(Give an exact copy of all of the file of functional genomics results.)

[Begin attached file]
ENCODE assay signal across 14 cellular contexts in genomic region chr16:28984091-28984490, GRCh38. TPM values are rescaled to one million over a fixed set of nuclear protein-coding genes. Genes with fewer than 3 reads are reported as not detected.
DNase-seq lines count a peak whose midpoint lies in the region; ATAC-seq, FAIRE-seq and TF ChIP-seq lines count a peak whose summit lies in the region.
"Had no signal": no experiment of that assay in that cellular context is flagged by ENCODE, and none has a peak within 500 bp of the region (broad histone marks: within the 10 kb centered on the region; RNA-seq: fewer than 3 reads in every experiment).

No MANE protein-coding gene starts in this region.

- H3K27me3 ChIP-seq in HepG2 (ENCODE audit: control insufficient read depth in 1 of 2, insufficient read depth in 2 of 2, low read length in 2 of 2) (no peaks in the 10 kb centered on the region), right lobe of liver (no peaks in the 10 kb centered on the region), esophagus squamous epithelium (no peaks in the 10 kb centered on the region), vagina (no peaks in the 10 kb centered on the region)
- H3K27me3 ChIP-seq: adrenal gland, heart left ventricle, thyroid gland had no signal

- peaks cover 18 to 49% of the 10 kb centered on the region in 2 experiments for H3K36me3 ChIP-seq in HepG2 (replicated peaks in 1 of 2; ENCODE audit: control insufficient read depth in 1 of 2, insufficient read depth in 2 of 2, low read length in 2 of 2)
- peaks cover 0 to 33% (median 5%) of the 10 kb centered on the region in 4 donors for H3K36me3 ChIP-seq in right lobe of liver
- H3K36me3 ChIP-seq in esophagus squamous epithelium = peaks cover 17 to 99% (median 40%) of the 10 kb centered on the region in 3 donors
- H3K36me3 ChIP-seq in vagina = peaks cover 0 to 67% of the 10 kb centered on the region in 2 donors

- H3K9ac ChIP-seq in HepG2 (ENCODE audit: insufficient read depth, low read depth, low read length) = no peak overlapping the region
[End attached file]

ENCODE assay signal across 14 cellular contexts in genomic region chr16:28984091-28984490, GRCh38. TPM values are rescaled to one million over a fixed set of nuclear protein-coding genes. Genes with fewer than 3 reads are reported as not detected.
DNase-seq lines count a peak whose midpoint lies in the region; ATAC-seq, FAIRE-seq and TF ChIP-seq lines count a peak whose summit lies in the region.
"Had no signal": no experiment of that assay in that cellular context is flagged by ENCODE, and none has a peak within 500 bp of the region (broad histone marks: within the 10 kb centered on the region; RNA-seq: fewer than 3 reads in every experiment).

No MANE protein-coding gene starts in this region.

- H3K27me3 ChIP-seq in HepG2 (ENCODE audit: control insufficient read depth in 1 of 2, insufficient read depth in 2 of 2, low read length in 2 of 2) (no peaks in the 10 kb centered on the region), right lobe of liver (no peaks in the 10 kb centered on the region), esophagus squamous epithelium (no peaks in the 10 kb centered on the region), vagina (no peaks in the 10 kb centered on the region)
- H3K27me3 ChIP-seq: adrenal gland, heart left ventricle, thyroid gland had no signal

- peaks cover 18 to 49% of the 10 kb centered on the region in 2 experiments for H3K36me3 ChIP-seq in HepG2 (replicated peaks in 1 of 2; ENCODE audit: control insufficient read depth in 1 of 2, insufficient read depth in 2 of 2, low read length in 2 of 2)
- peaks cover 0 to 33% (median 5%) of the 10 kb centered on the region in 4 donors for H3K36me3 ChIP-seq in right lobe of liver
- H3K36me3 ChIP-seq in esophagus squamous epithelium = peaks cover 17 to 99% (median 40%) of the 10 kb centered on the region in 3 donors
- H3K36me3 ChIP-seq in vagina = peaks cover 0 to 67% of the 10 kb centered on the region in 2 donors

- H3K9ac ChIP-seq in HepG2 (ENCODE audit: insufficient read depth, low read depth, low read length) = no peak overlapping the region